A funded postdoctoral position is available in the “Nods-like receptors in infection and immunity of Lille” Unit headed by Mathias Chamaillard for studying how the T follicular helper cell commitment is influenced by the oscillatory behavior of the gut microbiota and how circadian activity of the gut microbiome is regulated by CD4 T cells over the course of a day. The Chamaillard's laboratory at the Institut Pasteur de Lille is interested in defining how deregulation of several Nods-like receptors break down in colitis-associated colorectal cancer. Using a variety of techniques and complex genetic models, we have contributed to the field of mucosal immunology by identifying novel dendritic cell subsets and several pathways that underlie inflammation-driven carcinogenesis (Proc Natl Acad Sci U S A. 2011 Jun 7;108(23):9601-6, J Clin Invest. 2013 Feb;123(2):700-11 and Mucosal Immunol. 2017 Nov 15. doi: 10.1038/mi.2017.87).
Project Outline: The International Agency for Research on Cancer classified shift work with chronodisruption as an exposure circumstance that poses a carcinogenic risk. The circadian clock is an endogenous time-tracking system that allows most living organisms to anticipate and adapt to several environmental changes. In this context, we seek to obtain a mechanistic understanding on the interplay between the circadian activity of the gut microbiome and CD4 T cells. Thanks to excellent facilities at the Institut Pasteur de Lille and to strong collaborations with the Institute Pasteur of Paris and the inflammation research center from the VIB in Ghent, state-of-the-art technologies are available including those combining imaging and flow cytometry. The scientific outputs of our multidisciplinary approach has a direct clinical perspective that will have a broad impact on the development of chronomodulated drugs as exemplified by the strong of interest of stakeholders and biotech companies on the gut microbiota in oncology. Upon completion of the project, we will look for collaboration with industrial partners involved in microbiota-derived molecule development and next generation probiotics development in order to favor public-private partnership either locally or internationally for transfering our results from bench to bedside through clinical trial.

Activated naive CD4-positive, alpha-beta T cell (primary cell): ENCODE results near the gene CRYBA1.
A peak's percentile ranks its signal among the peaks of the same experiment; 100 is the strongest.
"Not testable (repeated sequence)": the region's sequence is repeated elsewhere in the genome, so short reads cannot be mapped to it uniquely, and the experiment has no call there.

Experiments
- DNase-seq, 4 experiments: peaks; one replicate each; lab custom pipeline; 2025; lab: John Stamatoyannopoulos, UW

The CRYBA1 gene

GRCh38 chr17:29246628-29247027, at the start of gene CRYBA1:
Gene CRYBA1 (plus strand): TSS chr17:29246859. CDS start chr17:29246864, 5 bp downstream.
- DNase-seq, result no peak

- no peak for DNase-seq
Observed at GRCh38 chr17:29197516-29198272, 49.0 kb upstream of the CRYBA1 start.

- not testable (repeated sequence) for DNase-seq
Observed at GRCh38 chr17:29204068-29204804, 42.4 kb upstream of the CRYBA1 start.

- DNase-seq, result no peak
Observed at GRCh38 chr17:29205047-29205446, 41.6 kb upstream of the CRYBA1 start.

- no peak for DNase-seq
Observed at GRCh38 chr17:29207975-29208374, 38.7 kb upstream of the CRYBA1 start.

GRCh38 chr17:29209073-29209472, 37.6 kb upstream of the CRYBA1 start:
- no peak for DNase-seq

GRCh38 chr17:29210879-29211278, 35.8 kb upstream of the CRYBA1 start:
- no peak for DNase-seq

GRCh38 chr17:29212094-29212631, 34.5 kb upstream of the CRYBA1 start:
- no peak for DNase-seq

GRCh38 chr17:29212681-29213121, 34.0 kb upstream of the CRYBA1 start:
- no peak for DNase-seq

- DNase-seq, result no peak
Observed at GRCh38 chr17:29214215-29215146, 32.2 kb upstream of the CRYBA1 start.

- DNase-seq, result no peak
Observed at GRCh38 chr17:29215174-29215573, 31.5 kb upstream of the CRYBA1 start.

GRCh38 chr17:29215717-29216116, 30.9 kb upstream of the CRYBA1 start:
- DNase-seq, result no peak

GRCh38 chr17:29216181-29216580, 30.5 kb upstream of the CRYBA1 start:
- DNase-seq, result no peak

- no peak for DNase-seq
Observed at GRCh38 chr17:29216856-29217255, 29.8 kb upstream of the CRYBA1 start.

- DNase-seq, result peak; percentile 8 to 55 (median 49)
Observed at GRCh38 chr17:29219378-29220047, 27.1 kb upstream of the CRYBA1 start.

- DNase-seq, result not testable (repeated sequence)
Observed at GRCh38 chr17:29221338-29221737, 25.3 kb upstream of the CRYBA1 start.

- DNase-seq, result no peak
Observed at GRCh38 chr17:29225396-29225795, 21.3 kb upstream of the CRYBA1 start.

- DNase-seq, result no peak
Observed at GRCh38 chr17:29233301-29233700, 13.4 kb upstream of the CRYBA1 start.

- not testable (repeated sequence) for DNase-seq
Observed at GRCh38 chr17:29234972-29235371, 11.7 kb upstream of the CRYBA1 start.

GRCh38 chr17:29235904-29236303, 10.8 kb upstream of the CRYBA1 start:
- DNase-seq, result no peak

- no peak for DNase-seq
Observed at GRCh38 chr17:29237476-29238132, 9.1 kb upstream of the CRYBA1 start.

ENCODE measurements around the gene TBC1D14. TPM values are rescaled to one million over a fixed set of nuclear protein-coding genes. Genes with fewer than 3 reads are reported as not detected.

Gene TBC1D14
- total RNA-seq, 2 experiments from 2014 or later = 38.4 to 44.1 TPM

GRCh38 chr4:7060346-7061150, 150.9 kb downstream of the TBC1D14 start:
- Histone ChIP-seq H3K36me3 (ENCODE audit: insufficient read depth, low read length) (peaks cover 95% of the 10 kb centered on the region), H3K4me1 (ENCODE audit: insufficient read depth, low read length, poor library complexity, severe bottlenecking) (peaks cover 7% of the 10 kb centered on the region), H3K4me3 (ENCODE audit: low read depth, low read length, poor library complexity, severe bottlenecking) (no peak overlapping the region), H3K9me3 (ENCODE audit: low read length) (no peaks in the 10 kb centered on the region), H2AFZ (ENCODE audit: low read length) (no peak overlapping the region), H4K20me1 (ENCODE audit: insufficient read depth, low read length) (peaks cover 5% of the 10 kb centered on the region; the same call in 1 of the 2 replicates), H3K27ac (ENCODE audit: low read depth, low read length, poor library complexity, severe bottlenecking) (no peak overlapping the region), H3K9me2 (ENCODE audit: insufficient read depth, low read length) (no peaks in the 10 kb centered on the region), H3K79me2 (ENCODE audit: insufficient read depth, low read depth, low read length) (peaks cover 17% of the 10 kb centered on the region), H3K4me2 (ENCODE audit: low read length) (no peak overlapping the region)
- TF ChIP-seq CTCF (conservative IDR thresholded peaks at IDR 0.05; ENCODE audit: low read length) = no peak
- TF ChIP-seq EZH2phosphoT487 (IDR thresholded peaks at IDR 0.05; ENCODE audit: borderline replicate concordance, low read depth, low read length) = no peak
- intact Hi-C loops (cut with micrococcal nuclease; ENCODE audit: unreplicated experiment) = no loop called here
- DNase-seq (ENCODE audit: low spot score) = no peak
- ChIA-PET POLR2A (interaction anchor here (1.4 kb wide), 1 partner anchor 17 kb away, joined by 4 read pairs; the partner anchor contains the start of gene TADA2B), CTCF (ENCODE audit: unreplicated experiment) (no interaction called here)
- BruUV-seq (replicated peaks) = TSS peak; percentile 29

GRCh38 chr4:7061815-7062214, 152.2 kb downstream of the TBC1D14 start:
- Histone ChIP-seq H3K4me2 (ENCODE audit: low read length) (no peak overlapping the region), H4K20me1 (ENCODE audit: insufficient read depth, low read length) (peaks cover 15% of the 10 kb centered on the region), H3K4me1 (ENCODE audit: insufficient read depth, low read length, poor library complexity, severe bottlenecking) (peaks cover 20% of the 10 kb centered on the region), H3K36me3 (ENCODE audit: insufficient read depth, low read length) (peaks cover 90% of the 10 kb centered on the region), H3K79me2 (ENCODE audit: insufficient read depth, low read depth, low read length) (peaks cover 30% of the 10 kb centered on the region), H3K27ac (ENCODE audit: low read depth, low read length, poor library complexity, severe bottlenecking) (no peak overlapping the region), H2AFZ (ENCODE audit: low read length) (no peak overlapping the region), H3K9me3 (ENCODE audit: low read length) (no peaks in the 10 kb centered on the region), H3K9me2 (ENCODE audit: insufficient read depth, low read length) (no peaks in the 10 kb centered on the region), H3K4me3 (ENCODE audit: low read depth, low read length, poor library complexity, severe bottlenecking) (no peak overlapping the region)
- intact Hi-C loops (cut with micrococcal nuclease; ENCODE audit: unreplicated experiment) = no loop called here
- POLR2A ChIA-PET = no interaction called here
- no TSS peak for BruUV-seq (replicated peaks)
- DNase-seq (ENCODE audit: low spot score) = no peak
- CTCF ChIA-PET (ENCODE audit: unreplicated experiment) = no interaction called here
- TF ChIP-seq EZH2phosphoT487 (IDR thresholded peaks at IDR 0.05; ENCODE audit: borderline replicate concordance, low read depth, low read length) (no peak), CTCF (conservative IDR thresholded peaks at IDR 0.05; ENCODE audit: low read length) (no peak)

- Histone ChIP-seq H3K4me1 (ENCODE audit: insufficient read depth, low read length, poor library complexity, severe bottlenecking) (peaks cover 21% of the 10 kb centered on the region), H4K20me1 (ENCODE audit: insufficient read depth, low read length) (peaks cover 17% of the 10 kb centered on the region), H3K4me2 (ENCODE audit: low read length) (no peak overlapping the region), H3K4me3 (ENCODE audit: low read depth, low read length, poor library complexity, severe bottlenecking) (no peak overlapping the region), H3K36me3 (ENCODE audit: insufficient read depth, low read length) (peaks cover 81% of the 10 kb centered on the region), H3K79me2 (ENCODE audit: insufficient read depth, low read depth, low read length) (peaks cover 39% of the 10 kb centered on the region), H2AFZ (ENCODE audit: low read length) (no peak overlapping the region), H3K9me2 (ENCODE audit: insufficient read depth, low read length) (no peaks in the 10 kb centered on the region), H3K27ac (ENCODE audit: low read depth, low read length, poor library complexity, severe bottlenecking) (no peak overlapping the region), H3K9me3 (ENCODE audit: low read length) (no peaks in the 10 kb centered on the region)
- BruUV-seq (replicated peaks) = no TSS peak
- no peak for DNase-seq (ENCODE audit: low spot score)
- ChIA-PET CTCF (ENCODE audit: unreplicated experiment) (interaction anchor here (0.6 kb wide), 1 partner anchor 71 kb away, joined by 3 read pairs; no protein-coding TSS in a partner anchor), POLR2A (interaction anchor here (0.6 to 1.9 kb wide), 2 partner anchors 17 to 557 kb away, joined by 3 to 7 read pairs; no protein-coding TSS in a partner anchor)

Candidate requirements: The applicants of any nationality must hold a PhD and/or a MD degree and should be highly motivated and ambitious. The applicants should have a strong background in bone marrow chimera experiments, cell cytometry and cellular imaging with a strong interest on oncology and mucosal immunology. Technical expertise in flow cytometry will be of advantage. Fluent knowledge of English and excellent communication skills are expected. Interested candidates are encouraged to submit a motivation letter describing their background, a CV and two references letters to firstname.lastname@example.org.
Expected employment starting date: 2018-06-01.Lire la suite